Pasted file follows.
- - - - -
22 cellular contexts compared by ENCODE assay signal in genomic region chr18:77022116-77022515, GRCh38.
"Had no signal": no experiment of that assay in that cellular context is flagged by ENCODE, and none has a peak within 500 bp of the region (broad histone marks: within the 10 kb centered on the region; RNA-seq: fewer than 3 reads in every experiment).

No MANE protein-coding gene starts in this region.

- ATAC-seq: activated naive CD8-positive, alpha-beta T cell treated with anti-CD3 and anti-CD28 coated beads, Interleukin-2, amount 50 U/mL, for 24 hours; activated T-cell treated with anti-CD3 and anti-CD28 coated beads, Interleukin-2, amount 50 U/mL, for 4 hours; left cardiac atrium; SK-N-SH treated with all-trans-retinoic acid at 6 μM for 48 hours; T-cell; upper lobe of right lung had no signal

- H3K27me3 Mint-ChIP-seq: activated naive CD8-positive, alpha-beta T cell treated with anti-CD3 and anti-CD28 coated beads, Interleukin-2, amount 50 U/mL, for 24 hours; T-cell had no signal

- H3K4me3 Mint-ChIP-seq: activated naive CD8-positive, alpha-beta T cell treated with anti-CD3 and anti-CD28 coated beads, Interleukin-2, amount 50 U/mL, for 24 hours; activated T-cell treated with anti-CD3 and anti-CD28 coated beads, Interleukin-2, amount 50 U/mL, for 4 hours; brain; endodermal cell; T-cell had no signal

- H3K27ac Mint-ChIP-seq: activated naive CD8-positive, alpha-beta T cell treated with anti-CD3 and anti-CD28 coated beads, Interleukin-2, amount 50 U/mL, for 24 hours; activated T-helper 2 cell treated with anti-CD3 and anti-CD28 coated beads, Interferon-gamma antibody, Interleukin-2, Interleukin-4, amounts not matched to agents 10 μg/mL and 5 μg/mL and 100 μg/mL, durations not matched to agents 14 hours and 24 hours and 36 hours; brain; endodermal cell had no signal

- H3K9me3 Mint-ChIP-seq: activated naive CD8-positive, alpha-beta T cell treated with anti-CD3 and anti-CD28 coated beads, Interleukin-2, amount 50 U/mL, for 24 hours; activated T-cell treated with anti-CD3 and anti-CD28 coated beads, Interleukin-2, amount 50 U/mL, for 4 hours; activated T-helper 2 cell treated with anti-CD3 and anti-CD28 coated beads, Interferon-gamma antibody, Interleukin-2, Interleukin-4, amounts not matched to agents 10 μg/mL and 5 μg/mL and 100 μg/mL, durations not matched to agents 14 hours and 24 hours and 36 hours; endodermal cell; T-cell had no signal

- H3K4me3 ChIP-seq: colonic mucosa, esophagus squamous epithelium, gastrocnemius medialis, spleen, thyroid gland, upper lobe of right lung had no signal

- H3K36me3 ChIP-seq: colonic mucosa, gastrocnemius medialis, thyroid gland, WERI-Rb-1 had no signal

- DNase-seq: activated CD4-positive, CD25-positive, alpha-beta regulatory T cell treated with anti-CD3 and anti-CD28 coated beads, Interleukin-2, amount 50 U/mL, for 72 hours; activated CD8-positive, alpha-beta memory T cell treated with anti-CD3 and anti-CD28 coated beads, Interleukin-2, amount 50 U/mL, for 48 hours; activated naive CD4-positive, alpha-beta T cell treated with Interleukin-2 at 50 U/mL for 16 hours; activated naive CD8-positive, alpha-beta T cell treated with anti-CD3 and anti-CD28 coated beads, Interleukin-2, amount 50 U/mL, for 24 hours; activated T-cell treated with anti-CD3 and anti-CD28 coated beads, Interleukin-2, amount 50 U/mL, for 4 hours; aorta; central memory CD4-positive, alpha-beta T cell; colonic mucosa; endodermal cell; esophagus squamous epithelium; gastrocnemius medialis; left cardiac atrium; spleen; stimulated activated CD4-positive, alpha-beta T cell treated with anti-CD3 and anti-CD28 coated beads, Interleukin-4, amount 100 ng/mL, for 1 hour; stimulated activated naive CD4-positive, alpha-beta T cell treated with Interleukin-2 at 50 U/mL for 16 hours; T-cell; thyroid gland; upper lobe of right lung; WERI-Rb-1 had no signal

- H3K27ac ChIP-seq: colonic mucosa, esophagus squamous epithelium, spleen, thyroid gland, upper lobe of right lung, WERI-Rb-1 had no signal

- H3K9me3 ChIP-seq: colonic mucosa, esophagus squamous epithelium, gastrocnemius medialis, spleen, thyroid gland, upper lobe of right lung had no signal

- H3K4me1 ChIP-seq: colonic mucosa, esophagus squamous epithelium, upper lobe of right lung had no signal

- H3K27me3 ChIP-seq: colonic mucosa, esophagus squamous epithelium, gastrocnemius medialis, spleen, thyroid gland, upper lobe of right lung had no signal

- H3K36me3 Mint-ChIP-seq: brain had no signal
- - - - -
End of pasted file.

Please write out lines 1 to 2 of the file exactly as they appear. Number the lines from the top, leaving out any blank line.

22 cellular contexts compared by ENCODE assay signal in genomic region chr18:77022116-77022515, GRCh38.
"Had no signal": no experiment of that assay in that cellular context is flagged by ENCODE, and none has a peak within 500 bp of the region (broad histone marks: within the 10 kb centered on the region; RNA-seq: fewer than 3 reads in every experiment).